[Marxism] Iraq and Syria: The struggle against the multi-sided counterrevolution

Andrew Pollack acpollack2 at gmail.com
Wed Jun 25 10:09:59 MDT 2014

correct link:
The one you provided takes you to the Edit Blog page.

On Wed, Jun 25, 2014 at 12:05 PM, Michael Karadjis via Marxism <
marxism at lists.csbs.utah.edu> wrote:

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> Iraq and Syria: The struggle against the multi-sided counterrevolution
> https://mkaradjis.wordpress.com/wp-admin/post.php?post=
> 151&action=edit&message=6&postpost=v2
> As a coalition of Sunni-based forces, including the Islamic State of Iraq
> and Sham (ISIS), took the major northern Iraqi city of Mosul and then most
> of the Sunni heartland in the north and west of Iraq, regional and western
> capitals went into crisis mode: the entire post-US occupation stabilisation
> had collapsed in a heap.
> And the coalition leading this revolt consists of none other than the same
> forces which led the Iraqi resistance to US occupation throughout the
> middle years of the last decade. Yes, once again the arch-reactionary ISIS
> itself has revealed its brutality, with reported mass killing of captured
> soldiers, a crime against humanity; in the same way that monstrous acts,
> such as bombing work queues and Shiite mosques, were carried out during the
> anti-US resistance by al-Qaida in Iraq (ie, what became ISIS); horrific
> repression is partly to blame for breeding horrific reactions. In both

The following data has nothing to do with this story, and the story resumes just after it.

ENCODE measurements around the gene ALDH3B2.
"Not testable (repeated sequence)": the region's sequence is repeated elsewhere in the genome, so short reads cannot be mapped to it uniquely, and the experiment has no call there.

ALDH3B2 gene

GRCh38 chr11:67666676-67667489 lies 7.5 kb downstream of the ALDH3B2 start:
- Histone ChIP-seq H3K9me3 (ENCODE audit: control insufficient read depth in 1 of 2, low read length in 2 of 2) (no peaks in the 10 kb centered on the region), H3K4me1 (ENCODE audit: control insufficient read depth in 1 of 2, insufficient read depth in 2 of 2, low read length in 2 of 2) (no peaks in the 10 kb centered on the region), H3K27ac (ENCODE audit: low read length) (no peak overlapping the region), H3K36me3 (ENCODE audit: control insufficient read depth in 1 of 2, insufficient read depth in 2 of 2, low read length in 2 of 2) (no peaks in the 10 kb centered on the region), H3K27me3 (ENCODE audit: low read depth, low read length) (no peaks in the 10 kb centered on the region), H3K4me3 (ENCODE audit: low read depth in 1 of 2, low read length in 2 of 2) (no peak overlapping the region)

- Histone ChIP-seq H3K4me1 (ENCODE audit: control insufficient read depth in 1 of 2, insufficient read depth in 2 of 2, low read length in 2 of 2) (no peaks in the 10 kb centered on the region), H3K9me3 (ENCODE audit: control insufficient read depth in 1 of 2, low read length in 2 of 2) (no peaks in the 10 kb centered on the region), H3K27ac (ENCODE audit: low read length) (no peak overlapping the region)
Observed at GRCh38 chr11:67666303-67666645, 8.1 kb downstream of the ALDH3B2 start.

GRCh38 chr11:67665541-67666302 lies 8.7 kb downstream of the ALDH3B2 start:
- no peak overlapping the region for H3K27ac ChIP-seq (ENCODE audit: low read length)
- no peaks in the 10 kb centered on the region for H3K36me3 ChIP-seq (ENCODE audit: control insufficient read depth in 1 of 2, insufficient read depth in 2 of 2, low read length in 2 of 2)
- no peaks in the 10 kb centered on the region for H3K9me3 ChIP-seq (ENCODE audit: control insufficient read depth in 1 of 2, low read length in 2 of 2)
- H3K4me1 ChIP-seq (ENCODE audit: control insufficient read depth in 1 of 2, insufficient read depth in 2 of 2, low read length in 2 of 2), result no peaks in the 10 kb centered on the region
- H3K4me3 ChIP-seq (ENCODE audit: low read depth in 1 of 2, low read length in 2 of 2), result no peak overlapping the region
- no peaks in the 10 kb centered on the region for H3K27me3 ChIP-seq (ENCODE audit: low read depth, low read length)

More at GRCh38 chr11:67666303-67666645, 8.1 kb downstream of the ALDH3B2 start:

> cases however, this most violent and irrational element does not define the
> movement, still less explain its strength.
> These events involve both Syria and Iraq, with their long, relatively
> open, border occupied on both sides by ISIS. The rise of ISIS can be
> connected to two momentous events: the American Guernica on Iraq 2003-2008,
> and the vast multi-sided Iraqi resistance to that invasion and occupation;
> and the vast popular revolution in Syria, and the Assad regime’s Guernica
> to suppress it over 2011-2014. In both cases, the victims have been
> overwhelmingly Iraqi and Syrian Sunni Arabs – the vast Sunni majority in
> Syria, and the significant Sunni minority in Iraq.
> It is in the context of this overwhelming disaster faced by the Sunni
> masses of Syria and Iraq, and mass resistance to it, that ISIS has been
> able to grow, representing the most extreme and most sectarian reaction to
> this dual blitzkrieg.
> Iraq and Syria: the forces ranged against both regimes and ISIS
> It is important to understand, however, that in neither Syria nor Iraq is
> ISIS the only opposition, among the disenfranchised Sunni masses, and the
> popular masses more generally, to the sectarian-based capitalist regimes in
> power. While the media focus has been about “regime(s) versus ISIS,” in
> reality, in both countries, there are three main forces in contention:
> 1. The Bashar al-Assad and Nuri al-Maliki regimes. Both are
> sectarian-based regimes: the Assad regime is a “secular” totalitarian
> regime heavily based among the elite of the Alawite religious minority; the
> Maliki regime is a sectarian, semi-theocratic, Shiite regime closely
> aligned with both the former US occupier, that facilitated its rise to
> power, and with the Shiite theocracy in neighbouring Iran.
> 2. The Islamic State of Iraq and Sham (ISIS), the most extreme Sunni